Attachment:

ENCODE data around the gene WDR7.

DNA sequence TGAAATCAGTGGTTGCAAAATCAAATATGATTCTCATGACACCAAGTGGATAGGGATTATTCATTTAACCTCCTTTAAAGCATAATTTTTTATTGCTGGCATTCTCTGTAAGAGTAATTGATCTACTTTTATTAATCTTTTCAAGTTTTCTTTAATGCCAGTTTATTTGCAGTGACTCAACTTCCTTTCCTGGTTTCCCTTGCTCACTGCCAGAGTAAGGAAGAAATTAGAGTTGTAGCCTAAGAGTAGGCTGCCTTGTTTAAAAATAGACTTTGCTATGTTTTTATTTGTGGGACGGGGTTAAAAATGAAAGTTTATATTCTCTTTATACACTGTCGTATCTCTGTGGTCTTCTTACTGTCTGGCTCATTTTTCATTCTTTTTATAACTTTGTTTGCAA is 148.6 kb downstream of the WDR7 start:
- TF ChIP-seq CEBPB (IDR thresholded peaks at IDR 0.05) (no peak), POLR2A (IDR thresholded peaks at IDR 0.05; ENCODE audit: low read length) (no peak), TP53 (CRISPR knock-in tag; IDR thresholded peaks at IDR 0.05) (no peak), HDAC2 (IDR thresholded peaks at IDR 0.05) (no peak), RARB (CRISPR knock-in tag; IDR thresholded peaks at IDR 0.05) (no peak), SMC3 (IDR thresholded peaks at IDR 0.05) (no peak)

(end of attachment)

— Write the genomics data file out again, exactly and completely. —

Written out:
ENCODE data around the gene WDR7.

DNA sequence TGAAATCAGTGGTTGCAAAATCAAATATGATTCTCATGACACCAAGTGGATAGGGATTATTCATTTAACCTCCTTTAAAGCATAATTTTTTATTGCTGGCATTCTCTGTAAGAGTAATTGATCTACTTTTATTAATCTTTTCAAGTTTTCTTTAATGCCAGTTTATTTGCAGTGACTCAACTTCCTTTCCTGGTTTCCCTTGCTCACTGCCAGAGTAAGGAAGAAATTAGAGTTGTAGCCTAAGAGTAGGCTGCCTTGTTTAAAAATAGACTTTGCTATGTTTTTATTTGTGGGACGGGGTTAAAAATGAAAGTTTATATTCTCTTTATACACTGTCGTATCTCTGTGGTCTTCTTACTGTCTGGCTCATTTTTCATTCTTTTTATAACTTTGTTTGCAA is 148.6 kb downstream of the WDR7 start:
- TF ChIP-seq CEBPB (IDR thresholded peaks at IDR 0.05) (no peak), POLR2A (IDR thresholded peaks at IDR 0.05; ENCODE audit: low read length) (no peak), TP53 (CRISPR knock-in tag; IDR thresholded peaks at IDR 0.05) (no peak), HDAC2 (IDR thresholded peaks at IDR 0.05) (no peak), RARB (CRISPR knock-in tag; IDR thresholded peaks at IDR 0.05) (no peak), SMC3 (IDR thresholded peaks at IDR 0.05) (no peak)